Next we were off to the salon. Sis's hair had been the same since the 60's, long and parted down the middle. She has always colored it herself. But lately the effect was making her look older than she actually is. My beautician, a friendly and skillful woman, was ready. We had already talked about doing a mini makeover, and she was excited. Sis's gray roots were colored, and subtle highlights added. Her long straight hair was shortened to shoulder length layers, and wispy bangs appeared in place of the center part. But probably the most memorable moment came when she had her eyebrows waxed. I had suggested we do something about her thick eyebrows and in principle she agreed, but when the moment came she was anxious. I took her bifocals, held her hand, and reminded her she had given birth - twice. It was over in a minute, and the effect was startling. She looked years younger, and much more wide awake.

Our last stop in sister spa day was the beauty counter at a local department store. The woman there showed her how to apply foundation, eye make-up, lip color. We walked out with little bags of cosmetics, some free samples, and an armload of goodwill. Sister spa day was a success.

Saturday, April 21, 2007

Library Love Letter

Dear folks who run my library,

Since it is National Library Week, I wanted to take time to write you a letter to show my appreciation. One of the main reasons I love where I live is that I can walk to the library. In fact, I think of the library as an extension of my house, the annex with all the good books and magazines, music, movies, and even coffee. And everything (except the coffee) is free. I love free.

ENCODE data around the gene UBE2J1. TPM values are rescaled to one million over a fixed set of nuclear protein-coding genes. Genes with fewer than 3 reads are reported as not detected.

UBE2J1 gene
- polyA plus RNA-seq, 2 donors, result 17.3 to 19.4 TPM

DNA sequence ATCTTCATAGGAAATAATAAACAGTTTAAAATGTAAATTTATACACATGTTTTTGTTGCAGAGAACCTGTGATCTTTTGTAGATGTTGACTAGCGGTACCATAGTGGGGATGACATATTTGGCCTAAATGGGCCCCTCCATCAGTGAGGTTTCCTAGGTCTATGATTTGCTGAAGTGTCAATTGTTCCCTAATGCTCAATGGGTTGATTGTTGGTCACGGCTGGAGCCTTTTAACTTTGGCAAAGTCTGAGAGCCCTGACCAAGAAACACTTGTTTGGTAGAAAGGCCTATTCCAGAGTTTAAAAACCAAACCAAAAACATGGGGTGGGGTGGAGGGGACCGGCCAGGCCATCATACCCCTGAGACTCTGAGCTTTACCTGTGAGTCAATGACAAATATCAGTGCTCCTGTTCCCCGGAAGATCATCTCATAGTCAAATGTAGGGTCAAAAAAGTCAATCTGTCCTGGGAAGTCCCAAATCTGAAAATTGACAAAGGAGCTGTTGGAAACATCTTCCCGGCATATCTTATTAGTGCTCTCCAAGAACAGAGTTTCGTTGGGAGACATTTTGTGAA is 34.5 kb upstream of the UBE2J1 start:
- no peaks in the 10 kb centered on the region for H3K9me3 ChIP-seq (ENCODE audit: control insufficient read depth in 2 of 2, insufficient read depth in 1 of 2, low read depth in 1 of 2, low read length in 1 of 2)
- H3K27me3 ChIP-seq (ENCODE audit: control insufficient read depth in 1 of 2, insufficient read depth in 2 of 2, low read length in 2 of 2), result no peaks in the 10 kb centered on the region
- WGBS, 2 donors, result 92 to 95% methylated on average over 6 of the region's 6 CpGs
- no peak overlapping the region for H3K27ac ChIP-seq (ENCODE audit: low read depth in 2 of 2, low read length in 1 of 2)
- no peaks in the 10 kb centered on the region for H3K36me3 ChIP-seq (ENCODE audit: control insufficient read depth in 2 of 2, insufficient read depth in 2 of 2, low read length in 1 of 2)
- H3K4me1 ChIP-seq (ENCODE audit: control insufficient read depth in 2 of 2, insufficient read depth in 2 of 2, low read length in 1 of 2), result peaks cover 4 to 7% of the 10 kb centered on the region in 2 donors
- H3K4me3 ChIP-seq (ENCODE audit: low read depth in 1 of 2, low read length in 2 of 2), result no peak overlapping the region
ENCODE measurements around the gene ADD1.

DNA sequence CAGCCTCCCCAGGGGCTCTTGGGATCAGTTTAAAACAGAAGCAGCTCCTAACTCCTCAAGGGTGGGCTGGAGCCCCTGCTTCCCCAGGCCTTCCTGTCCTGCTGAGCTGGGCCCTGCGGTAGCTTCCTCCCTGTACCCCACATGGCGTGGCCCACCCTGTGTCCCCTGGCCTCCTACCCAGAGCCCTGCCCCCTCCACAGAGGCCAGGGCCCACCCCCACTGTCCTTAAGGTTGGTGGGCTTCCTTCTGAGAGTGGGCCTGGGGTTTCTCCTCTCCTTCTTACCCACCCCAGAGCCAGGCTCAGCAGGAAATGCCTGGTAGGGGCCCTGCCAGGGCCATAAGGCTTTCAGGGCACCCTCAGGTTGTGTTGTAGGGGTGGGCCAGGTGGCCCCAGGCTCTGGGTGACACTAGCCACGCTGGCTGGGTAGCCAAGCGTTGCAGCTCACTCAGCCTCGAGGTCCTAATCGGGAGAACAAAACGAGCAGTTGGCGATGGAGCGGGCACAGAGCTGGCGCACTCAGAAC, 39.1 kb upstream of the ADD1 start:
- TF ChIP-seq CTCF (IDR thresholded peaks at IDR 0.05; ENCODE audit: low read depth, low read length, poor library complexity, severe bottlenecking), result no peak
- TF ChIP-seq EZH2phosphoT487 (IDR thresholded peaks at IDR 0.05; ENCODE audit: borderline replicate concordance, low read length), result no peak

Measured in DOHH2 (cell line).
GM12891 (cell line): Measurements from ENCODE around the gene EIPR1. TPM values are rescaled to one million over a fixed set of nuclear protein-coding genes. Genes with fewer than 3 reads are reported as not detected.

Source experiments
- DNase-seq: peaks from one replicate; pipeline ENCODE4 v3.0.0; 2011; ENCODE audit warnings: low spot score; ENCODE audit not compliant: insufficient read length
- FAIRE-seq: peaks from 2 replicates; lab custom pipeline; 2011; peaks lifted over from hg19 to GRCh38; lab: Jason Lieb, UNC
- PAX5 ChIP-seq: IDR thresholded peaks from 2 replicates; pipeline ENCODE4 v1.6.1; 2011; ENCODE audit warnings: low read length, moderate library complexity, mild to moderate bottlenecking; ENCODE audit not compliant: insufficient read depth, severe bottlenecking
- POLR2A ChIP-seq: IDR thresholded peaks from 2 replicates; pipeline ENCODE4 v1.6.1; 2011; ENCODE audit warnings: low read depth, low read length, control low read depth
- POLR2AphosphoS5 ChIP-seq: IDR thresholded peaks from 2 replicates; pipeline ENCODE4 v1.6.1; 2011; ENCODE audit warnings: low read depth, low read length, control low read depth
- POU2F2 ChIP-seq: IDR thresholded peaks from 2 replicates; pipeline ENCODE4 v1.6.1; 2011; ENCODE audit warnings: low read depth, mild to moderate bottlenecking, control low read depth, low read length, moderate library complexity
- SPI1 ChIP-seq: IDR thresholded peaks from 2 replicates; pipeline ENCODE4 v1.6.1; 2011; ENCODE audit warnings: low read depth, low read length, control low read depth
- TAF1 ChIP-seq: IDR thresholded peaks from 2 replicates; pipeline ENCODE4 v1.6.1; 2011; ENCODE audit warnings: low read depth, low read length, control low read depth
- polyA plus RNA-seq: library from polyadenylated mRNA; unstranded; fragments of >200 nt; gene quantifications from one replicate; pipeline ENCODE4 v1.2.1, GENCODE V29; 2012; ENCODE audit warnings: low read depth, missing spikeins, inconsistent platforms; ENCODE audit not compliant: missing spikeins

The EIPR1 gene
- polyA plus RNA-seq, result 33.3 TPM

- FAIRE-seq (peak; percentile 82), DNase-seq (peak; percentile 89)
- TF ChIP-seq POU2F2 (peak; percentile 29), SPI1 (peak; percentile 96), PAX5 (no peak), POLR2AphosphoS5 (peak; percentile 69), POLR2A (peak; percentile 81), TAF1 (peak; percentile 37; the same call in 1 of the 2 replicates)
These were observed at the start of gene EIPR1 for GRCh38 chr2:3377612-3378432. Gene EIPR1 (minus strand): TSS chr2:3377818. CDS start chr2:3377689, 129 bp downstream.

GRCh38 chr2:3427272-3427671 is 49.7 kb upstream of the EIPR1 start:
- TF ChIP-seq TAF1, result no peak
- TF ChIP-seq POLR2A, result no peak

While the walk to the library is good for me, I love the fact that I can keep my book wish list online, check the catalogue, and reserve book from home. Sitting at my Mac, I can order a book from interlibrary loan at midnight, in my PJs! I love being able to check to see if the Joan Jett CD I wanted (gotta have "I Love Rock and Roll") is available. I love not having to drive to another city to get a book my library doesn't own. Just love it.

I love going to the library for programs and local art shows. I love being able to get coffee and snacks. If I had a newer laptop I'd love the free wireless access.